• Low Trust. When I met with the heads of the departments we work closely with — Marketing, Sales, Finance, Delivery and Support — they all said some variation of the same thing: “IT doesn’t understand the business, they don’t know what they are doing”. But when I met with IT, they all said the same thing as well, “The business doesn’t understand technology, they don’t know what they are doing.” The business was pointing at IT for the failures of the past, and IT was blaming the business.
  • Deadlock & Learned Helplessness. We had done a major acquisition the year before and had integrated people and teams to operate as one company, but we still had separate systems: 2 Salesforce instances, 2 Netsuites, 2 Marketos, etc., so it still felt like we were running two separate companies. Consolidating systems into single instances was the number one priority for IT over the past year but no real progress had been made. We couldn’t reach consensus on an approach or plan, so nothing was getting done. We were deadlocked, and the longer we went with inaction the more frustrated people got with IT.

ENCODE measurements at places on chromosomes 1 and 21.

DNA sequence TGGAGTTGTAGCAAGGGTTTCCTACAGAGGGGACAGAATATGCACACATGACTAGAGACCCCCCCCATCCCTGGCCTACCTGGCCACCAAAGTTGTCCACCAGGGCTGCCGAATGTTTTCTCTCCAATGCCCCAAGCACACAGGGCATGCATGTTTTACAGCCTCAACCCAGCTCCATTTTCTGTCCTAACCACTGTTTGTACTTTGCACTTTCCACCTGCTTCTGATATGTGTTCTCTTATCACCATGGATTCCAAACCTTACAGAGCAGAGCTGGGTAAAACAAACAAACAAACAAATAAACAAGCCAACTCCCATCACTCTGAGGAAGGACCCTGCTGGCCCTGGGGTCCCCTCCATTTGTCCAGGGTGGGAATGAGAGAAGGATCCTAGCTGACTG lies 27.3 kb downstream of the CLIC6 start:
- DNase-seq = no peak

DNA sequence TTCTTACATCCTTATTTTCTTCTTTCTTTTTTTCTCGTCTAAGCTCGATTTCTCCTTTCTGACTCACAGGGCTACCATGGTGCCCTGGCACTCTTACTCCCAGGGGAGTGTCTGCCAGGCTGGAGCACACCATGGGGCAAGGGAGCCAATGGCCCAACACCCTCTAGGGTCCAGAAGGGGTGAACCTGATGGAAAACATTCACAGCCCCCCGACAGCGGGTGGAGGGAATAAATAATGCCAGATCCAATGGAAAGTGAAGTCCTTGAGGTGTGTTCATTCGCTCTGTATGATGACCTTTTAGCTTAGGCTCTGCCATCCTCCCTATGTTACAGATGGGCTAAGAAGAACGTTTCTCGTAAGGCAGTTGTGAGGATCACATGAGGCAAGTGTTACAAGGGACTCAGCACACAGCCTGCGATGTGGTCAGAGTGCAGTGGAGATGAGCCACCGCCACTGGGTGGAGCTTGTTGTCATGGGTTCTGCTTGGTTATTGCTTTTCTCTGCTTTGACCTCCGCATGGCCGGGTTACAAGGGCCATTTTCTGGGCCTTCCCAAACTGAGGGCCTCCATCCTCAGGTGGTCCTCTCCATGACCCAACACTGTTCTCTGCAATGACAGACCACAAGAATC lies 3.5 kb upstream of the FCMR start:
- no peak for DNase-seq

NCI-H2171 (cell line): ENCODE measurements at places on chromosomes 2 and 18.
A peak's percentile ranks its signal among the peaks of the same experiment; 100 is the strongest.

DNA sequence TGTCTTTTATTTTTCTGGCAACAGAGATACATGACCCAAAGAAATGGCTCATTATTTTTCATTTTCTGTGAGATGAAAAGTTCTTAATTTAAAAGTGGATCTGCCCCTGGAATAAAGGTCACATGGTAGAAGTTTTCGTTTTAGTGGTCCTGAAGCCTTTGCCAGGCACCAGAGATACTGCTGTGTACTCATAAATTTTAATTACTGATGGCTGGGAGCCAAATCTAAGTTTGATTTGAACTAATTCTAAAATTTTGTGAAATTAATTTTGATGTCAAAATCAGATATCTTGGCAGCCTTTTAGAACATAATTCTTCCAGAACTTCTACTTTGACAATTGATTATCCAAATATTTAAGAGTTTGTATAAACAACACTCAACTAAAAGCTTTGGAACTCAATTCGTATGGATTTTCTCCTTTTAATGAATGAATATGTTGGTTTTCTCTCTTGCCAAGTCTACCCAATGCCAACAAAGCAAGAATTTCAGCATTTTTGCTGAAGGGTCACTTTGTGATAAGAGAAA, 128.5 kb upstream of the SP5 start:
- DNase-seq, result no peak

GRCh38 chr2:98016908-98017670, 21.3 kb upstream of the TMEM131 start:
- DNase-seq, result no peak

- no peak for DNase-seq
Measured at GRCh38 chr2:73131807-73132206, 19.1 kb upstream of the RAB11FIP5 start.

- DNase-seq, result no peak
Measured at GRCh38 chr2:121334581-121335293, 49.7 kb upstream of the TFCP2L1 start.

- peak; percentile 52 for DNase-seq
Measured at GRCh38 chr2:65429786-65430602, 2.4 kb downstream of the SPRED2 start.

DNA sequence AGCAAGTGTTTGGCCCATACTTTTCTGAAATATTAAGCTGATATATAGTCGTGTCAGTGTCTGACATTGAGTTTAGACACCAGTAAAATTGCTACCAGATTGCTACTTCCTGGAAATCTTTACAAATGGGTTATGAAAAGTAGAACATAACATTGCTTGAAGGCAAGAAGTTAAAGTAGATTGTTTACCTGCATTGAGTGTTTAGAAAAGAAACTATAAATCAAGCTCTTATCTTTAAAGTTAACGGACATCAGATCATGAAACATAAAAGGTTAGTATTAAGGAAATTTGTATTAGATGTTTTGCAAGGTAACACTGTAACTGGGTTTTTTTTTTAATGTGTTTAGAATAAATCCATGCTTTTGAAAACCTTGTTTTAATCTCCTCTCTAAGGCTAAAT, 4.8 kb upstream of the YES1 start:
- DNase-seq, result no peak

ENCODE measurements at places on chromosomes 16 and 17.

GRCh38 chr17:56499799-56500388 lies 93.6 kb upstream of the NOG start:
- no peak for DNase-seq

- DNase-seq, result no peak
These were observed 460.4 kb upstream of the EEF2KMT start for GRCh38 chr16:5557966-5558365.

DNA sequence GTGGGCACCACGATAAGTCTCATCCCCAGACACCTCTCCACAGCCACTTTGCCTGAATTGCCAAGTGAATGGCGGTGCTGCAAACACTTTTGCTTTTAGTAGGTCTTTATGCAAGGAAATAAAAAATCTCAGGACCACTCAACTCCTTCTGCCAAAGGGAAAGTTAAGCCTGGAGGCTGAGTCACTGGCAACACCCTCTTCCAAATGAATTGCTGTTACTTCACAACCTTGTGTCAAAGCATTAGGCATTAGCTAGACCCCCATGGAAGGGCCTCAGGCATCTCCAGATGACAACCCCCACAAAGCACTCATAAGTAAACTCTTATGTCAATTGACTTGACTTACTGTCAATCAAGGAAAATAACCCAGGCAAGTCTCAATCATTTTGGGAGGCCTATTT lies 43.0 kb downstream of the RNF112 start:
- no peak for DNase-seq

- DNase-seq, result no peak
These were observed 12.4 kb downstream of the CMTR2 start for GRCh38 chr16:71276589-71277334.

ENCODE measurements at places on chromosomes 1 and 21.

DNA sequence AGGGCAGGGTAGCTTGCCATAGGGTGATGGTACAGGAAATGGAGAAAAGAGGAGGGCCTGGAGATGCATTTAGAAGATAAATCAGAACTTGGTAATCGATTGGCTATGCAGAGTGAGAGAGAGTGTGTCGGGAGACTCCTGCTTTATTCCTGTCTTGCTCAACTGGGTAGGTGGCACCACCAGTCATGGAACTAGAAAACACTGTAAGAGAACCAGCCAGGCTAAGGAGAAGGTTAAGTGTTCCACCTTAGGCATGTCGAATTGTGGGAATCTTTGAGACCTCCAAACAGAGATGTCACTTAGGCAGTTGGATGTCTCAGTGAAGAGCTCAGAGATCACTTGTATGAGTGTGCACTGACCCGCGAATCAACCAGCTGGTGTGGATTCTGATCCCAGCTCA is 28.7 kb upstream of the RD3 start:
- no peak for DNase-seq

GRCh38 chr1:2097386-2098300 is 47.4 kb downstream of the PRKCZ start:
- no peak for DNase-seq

• People were defeated. The worst part about all of this was the impact on people. Employees who used to feel confident and empowered were now working harder and harder but accomplishing less. They felt defeated, unvalued, and burnt out.